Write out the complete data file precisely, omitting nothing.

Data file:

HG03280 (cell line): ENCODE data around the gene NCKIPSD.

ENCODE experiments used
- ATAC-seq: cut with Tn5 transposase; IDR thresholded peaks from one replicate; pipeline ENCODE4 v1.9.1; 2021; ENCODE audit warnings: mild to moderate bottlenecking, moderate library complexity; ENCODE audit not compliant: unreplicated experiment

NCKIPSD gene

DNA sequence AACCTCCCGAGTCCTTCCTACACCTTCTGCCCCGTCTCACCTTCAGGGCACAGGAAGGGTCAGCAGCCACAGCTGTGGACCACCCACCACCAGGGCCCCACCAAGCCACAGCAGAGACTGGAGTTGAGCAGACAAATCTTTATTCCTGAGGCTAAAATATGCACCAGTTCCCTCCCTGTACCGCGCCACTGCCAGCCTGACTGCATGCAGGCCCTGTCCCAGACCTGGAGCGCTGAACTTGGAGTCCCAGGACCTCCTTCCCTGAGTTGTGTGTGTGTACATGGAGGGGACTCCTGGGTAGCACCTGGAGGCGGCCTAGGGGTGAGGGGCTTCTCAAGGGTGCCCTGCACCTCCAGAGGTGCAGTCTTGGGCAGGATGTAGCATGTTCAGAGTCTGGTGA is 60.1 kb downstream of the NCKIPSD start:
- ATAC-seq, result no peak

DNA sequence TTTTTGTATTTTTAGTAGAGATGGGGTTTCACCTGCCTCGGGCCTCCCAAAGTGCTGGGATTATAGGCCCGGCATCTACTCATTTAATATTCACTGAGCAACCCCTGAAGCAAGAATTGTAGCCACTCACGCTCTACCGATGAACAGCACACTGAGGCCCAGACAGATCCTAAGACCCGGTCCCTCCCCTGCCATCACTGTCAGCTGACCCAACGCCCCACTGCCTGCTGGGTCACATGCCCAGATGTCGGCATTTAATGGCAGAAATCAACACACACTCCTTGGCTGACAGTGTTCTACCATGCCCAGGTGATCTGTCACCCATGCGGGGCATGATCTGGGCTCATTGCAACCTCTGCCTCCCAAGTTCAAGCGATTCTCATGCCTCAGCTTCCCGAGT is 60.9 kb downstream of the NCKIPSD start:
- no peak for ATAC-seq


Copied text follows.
HG03280 (cell line): ENCODE data around the gene NCKIPSD.

ENCODE experiments used
- ATAC-seq: cut with Tn5 transposase; IDR thresholded peaks from one replicate; pipeline ENCODE4 v1.9.1; 2021; ENCODE audit warnings: mild to moderate bottlenecking, moderate library complexity; ENCODE audit not compliant: unreplicated experiment

NCKIPSD gene

DNA sequence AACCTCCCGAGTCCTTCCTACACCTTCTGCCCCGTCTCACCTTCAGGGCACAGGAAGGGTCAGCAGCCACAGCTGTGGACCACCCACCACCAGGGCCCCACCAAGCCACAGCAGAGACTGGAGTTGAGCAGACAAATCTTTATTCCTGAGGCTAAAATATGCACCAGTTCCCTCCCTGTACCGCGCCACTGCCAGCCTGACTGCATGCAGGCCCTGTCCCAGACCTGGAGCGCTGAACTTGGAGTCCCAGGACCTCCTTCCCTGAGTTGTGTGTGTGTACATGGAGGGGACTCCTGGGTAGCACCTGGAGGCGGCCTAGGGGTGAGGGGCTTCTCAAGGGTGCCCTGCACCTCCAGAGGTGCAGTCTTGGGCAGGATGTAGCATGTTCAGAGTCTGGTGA is 60.1 kb downstream of the NCKIPSD start:
- ATAC-seq, result no peak

DNA sequence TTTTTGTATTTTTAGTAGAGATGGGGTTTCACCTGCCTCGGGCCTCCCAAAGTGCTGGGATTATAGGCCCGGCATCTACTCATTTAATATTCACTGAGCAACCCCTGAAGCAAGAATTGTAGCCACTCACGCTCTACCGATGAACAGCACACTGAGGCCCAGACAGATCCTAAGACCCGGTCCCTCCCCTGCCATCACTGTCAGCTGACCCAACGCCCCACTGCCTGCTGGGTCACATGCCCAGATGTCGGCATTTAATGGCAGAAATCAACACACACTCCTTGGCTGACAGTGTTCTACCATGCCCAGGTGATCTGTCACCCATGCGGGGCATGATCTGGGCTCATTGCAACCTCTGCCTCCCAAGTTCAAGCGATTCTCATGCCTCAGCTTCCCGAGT is 60.9 kb downstream of the NCKIPSD start:
- no peak for ATAC-seq